In retrospect I see I lacked appreciation for his courage. After all, I seemed to be possessed of some esoteric knowledge about this birth that reassured me. All he had was my word for it. This man, whose life so far had prepared him for nothing that even came close to this experience, trusted the intuitions of his obsessed wife, and fulfilled her wishes. It was an act of faith on his part. It wasn’t as if I’d ever proved my reliability.
I remember those days in terms of the body. Of bodily fluids: waking in the morning in pools of milk from overflowing breasts. The infant’s liquids. The eroticism. The strange delight I took in bodily messes. I was real. I was flesh and blood and milk and desire and lust and sensation. It was good. I was good. I was embodied. I was, finally, earthed.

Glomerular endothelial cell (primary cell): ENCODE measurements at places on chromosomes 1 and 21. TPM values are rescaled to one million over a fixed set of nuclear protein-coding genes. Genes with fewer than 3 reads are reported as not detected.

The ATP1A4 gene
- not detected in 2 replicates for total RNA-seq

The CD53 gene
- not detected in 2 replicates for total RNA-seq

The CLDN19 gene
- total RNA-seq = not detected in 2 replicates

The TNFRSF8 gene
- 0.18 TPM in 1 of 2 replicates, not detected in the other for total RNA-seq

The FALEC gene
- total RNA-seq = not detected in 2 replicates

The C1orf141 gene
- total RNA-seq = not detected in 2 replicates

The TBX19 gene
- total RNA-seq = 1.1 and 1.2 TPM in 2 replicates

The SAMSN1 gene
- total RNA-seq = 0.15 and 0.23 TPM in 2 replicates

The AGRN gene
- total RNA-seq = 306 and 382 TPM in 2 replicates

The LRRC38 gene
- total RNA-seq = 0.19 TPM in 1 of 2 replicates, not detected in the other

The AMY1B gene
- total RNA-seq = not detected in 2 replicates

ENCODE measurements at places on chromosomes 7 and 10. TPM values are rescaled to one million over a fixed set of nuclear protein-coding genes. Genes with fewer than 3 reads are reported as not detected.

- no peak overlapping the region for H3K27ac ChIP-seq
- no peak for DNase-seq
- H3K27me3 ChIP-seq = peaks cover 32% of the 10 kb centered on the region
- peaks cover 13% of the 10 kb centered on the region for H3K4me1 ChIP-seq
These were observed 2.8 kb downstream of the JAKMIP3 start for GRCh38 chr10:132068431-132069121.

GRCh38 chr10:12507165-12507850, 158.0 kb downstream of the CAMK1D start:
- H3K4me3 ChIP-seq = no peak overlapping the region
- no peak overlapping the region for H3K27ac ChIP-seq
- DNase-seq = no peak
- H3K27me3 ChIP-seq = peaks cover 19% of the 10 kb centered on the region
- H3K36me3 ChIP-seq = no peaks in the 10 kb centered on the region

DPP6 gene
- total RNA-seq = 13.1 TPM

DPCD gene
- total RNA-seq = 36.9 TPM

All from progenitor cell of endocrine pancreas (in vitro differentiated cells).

I received an indignant email from Canada concerning the flirtations of Alice. Echoing Freud, Buck Naked demanded: “What do women want, Mum? Just what the hell do women want?”
I’m not sure he wanted me to answer this question. It had the ring of a complaint rather than a general inquiry, as perhaps did Freud’s original query. I never took to Aice, I must confess. In private moments I referred to her as “Miss Canada” owing to her uppity nature and her air of knowing everything. She ran rings around him, I could tell.
I wanted to take Buck Naked on my knee as I did in the days when he wore a soft yellow sleep suit with built-in feet. I wanted to take him back against my heart so he could feel its beating, and know that he is loved. Instead I sent another email. I addressed his pain as comfortingly as possible, and then I wrote: I love you my darling and I always miss you. Please remember to brush your teeth.
“There is always at least a little good mother milk left in her. She writes with white ink.” Hélène Cixous